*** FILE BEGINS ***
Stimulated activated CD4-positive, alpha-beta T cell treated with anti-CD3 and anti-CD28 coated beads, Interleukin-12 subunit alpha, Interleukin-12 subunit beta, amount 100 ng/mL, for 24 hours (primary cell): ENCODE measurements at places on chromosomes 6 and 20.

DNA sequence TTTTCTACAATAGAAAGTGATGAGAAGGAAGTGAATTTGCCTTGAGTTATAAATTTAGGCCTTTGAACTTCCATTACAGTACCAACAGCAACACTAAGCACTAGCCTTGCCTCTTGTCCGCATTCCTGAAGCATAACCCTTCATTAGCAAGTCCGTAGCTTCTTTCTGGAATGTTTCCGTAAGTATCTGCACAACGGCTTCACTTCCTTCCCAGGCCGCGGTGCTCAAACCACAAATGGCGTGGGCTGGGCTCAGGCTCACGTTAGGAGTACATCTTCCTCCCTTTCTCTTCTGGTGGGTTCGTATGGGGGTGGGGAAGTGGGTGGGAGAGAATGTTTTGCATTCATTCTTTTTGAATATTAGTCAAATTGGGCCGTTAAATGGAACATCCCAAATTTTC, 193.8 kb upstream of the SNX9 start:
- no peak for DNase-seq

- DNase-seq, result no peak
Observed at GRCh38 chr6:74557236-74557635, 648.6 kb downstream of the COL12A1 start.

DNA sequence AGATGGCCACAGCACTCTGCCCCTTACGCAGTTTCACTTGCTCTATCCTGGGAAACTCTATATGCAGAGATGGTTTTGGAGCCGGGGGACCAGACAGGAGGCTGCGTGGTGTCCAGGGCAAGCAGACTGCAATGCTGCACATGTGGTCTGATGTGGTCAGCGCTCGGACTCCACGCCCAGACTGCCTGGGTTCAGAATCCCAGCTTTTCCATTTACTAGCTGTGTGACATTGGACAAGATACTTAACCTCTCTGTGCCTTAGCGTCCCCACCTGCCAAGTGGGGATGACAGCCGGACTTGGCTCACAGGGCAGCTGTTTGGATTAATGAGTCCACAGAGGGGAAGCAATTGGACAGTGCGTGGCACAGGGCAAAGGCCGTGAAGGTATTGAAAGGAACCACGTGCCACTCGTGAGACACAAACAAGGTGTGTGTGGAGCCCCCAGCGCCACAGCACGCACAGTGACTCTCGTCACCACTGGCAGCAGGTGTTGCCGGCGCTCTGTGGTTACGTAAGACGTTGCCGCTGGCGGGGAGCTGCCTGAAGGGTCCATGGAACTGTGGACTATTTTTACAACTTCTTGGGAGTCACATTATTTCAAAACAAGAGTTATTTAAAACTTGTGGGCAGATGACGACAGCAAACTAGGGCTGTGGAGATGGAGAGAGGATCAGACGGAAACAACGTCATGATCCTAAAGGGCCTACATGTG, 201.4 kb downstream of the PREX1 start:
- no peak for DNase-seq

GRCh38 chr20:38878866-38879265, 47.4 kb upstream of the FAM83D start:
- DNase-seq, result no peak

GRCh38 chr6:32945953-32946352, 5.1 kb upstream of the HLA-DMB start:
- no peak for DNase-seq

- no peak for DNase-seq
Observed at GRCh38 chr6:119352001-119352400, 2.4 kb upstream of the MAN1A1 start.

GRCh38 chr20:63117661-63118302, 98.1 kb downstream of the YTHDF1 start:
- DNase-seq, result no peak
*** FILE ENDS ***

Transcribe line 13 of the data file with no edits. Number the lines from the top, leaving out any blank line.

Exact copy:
Observed at GRCh38 chr6:119352001-119352400, 2.4 kb upstream of the MAN1A1 start.